On Assad, Israel and external enemies


By Jennifer Lipman
June 6, 2011
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In his 2004 book The Case for Democracy, Natan Sharansky says it better than I ever could:

"Non-democratic regimes always need to mobilise their people against external enemies in order to maintain internal stability."

It is undoubtedly terrible to think of the 20 people who were said to have been killed yesterday on the border between Syria and Israel.

Their deaths achieved nothing, not for Israel – once again the subject of international condemnation - not for the Palestinians and certainly not for the peace process.

Well, not nothing. Because there is someone for whom those deaths were not an unmitigated disaster.

At this point, Syrian President Bashar Assad's involvement in yesterday's border provocations remains the subject of speculation, although Israel's Danny Ayalon seems clear that Assad and his forces encouraged a group of angry Palestinians to go and effectively poke Israel with a stick.

Even more curious than the fact that yesterday, hoards of protesters could find their way to the border without intervention from the Syrian police, is the fact that today those protesters are being sent home.

Clearly, the Syrian authorities could have stopped yesterday's protests quite easily (Assad's forces have shown themselves quite capable of stamping out dissent). Surprising, then, that they didn't.

At this point, it's still only speculation. But if you were in public relations, looking to advise a dictator who had allegedly authorised the butchering of 1,200 citizens in the space of three months, what would your suggestion be? Bearing in mind the West had already put their money where their mouth was with another despotic regime not far away.

At a guess, I'd say it would be to change the story. Find a new headline. Distract the media and take the heat off. And what better way to do that than blame everyone's favourite bogeyman.

Israel is responsible for the deaths, as any state is responsible for enemy casualties during a war. But Israel didn't send those protesters there; in fact, Israel repeatedly warned that doing so would be viewed as a provocation, just as Britain would be wary of an invading army of angry Frenchmen approaching the border.

As I said, what happened was horrific. Not least, because imagine living in a country under a leader who would deliberately and willingly send his countrymen to a situation which could only ever end badly.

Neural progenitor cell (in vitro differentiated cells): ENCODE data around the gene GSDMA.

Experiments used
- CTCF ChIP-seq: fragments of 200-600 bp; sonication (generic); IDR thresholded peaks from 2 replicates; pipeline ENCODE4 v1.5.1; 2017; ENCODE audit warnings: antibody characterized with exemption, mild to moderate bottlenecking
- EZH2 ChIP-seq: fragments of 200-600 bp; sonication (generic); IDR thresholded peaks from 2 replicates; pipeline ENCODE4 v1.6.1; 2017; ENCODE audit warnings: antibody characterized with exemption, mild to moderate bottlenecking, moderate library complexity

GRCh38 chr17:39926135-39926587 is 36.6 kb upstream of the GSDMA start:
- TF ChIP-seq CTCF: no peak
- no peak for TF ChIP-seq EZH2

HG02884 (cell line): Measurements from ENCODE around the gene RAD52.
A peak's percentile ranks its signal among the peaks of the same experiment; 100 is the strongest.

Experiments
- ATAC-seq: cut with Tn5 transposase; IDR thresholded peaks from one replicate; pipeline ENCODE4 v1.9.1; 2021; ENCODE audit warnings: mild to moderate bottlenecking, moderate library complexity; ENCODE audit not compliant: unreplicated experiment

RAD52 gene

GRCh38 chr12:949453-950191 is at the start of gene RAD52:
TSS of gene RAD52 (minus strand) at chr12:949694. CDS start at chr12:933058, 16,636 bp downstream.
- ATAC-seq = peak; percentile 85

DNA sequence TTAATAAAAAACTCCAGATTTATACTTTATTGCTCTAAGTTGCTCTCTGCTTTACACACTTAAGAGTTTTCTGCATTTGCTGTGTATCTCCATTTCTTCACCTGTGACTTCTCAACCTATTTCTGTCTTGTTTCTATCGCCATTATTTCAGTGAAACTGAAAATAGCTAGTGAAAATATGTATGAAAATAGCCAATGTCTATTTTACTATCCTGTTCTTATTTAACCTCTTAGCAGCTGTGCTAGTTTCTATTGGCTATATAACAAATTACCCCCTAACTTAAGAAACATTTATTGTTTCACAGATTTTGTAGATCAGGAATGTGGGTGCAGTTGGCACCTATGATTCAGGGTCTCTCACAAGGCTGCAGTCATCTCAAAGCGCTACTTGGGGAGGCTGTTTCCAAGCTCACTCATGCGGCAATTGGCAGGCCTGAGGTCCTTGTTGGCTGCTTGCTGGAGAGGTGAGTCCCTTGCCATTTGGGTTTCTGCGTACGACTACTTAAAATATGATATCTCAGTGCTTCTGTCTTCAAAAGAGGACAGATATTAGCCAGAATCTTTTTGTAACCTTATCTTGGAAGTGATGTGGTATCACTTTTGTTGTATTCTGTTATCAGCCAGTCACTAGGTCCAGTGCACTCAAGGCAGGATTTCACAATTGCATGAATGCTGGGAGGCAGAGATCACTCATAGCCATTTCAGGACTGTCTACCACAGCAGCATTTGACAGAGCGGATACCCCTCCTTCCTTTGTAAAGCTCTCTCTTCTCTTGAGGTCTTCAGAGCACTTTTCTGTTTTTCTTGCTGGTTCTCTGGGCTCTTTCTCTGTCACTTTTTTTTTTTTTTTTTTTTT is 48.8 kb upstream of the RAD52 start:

COMMENTS

simon sandberg

Tue, 06/21/2011 - 12:24

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This is akin to Jonathan Sack's notorious comment when he blamed the Palestinians for making the IDF kill them thus betraying Jewish values.

As for a bunch of Frenchmen or even Arabs crossing illegally into the UK I'm struggling to remember a single instance of the UK Army or police shooting anyone crossing our borders. They appear to arrest illegal entrants and deport them and manage to do this without resort to lethal force. OK Frenchmen or other illegal entrants tend not to throw rocks but I'm confident that even if they did they would not be shot (even after a warning shout or two).

Equally I had no idea that Israel was at war with anyone let alone 300 unarmed Palestinians seeking to enter territory illegally occupied. Does 300 unarmed protesters constitute a 'hoard' (of locusts or other insects) or an army? I don't think so. Ms. Lipman should be ashamed of her racist dehumanising language.

While at least she does admit that the IDF bears ultimate responsibility for the deaths, this is glossed far too lightly and indeed seeks herself to deflect blame back to Assad. That Assad is very plainly a brutal tyrant does not exonerate the IDF from responsibility for their actions.


Advis3r

Tue, 06/21/2011 - 13:13

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0 points

This poster shows his complete ignorance.
1. Illegal immigrants into the UK do not come for the purpose of trying to lay claim to the UK or with murderous intent.
2. Israel is in a state of war with Syria (there is no peace agreement in existence) accordingly attempts to cross the border are acts of war which Israel has every right to repulse by force if necessary.
3. There is ample evidence to show that Syrian regime provoked the clashes on the border to deflect from its excesses against its own people.


simon sandberg

Wed, 06/22/2011 - 01:05

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-1 points

What was murderous intent of people crossing the border (we'll leave aside the point that the territory is illegally occupied for the moment)? I've seen footage of the crossing and previous crossings and seen nothing that looks like murderous intent. The second point made by Advis3r simply misses the point. Even if the Israelis have the right to repel people by force that does not make it justifiable or justified. The third point is irrelevant- I don't deny either that Assad is a cruel tyrant and that the Syrians allowed the border crossing perhaps to distract a little from internal problems. My point is to decry the action of the Israelis which was typically disproportionate and sits very uneasily with the increasingly thin claims that the IDF is the most moral army in the world. For clarity even if I am provoked my actions need to be defensible morally. If I kill someone it should be because I fear for my own life or for those around me. I cannot shoot unarmed people who pose no threat.